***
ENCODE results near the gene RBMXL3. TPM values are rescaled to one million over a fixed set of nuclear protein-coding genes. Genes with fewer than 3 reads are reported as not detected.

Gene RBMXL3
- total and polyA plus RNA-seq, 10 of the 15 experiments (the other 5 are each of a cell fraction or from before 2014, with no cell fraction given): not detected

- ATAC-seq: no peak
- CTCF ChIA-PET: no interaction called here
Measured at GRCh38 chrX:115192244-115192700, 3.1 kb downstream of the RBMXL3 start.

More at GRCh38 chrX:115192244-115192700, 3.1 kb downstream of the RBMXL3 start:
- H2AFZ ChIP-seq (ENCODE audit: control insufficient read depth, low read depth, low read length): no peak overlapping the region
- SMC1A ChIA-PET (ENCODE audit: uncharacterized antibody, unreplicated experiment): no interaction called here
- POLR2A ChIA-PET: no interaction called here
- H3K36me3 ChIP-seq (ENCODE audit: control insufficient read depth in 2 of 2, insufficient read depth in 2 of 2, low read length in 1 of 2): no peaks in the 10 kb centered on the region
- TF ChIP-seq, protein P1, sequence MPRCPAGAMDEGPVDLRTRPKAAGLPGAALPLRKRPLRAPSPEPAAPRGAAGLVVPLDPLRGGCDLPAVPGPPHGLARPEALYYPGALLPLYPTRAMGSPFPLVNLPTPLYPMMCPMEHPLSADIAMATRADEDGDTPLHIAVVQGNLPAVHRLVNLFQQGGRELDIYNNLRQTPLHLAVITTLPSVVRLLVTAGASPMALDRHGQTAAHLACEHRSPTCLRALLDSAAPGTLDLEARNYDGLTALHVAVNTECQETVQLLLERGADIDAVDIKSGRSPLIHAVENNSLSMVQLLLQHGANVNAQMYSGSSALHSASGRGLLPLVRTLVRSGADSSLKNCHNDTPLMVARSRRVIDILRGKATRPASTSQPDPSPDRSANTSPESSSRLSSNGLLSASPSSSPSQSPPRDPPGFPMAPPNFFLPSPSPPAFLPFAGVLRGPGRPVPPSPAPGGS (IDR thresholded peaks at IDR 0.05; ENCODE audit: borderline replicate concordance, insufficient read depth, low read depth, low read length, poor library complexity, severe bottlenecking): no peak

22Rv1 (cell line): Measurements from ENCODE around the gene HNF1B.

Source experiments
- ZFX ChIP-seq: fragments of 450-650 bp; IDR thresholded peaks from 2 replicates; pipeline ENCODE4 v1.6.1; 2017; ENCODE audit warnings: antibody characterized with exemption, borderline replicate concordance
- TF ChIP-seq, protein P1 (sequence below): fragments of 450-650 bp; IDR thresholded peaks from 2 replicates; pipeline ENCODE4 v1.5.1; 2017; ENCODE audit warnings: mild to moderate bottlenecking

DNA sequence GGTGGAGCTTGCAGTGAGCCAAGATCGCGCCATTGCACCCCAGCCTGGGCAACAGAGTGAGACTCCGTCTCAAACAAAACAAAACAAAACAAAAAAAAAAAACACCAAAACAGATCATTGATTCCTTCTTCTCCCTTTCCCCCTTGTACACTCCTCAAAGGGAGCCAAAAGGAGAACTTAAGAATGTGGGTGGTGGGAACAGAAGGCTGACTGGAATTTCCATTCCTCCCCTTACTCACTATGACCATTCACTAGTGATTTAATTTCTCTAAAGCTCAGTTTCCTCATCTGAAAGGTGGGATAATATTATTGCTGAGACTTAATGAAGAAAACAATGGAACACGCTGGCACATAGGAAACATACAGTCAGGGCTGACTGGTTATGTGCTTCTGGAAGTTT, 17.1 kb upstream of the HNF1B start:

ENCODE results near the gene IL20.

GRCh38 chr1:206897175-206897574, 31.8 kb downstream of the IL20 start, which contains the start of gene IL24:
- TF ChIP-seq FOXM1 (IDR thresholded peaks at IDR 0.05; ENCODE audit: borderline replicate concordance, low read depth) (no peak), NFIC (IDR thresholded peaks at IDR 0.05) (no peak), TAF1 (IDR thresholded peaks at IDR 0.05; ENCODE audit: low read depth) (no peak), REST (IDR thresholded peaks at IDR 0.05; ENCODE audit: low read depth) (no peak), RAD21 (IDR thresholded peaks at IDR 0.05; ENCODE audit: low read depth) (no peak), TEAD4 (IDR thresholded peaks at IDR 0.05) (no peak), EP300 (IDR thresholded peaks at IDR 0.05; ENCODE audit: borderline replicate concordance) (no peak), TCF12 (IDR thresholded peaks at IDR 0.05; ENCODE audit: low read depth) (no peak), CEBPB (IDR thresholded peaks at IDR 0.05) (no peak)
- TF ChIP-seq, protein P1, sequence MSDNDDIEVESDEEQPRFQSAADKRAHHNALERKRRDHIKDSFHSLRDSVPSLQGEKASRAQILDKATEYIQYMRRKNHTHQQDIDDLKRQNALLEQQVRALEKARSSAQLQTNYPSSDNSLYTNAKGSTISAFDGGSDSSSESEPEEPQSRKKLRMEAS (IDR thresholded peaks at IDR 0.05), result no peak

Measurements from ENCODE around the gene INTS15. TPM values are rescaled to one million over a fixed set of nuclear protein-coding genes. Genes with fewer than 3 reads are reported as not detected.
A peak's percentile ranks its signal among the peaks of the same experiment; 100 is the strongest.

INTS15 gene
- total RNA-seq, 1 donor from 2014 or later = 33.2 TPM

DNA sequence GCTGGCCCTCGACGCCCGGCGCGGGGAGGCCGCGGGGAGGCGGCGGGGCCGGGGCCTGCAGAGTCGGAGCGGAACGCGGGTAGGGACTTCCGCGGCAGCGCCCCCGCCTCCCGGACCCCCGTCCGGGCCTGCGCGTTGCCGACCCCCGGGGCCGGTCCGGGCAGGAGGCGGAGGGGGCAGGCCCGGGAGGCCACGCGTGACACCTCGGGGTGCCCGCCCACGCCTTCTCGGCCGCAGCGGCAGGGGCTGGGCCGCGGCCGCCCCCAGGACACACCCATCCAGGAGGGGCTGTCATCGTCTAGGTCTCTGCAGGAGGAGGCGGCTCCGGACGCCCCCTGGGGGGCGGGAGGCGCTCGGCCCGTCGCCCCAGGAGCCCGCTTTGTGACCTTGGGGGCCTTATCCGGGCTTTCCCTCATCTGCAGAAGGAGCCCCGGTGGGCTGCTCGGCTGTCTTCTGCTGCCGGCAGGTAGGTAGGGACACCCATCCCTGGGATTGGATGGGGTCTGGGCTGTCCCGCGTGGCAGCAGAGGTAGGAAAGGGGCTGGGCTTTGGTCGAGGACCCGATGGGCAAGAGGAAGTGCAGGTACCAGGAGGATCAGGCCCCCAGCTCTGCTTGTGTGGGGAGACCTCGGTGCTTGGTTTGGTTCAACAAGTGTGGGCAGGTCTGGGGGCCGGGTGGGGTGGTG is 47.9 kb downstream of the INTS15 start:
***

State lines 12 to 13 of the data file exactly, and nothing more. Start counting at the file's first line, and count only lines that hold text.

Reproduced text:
- TF ChIP-seq, protein P1, sequence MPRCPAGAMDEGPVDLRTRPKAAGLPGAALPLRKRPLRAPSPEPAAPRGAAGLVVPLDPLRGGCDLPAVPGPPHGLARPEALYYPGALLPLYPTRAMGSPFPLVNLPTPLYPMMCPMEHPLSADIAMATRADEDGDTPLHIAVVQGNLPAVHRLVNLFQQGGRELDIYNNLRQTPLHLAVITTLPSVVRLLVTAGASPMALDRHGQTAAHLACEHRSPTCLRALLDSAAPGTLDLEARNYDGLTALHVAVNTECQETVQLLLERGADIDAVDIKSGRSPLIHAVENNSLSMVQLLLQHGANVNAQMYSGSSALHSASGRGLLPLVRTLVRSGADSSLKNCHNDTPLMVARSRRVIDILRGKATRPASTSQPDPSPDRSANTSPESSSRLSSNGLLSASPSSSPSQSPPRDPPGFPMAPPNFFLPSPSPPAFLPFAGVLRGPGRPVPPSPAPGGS (IDR thresholded peaks at IDR 0.05; ENCODE audit: borderline replicate concordance, insufficient read depth, low read depth, low read length, poor library complexity, severe bottlenecking): no peak

22Rv1 (cell line): Measurements from ENCODE around the gene HNF1B.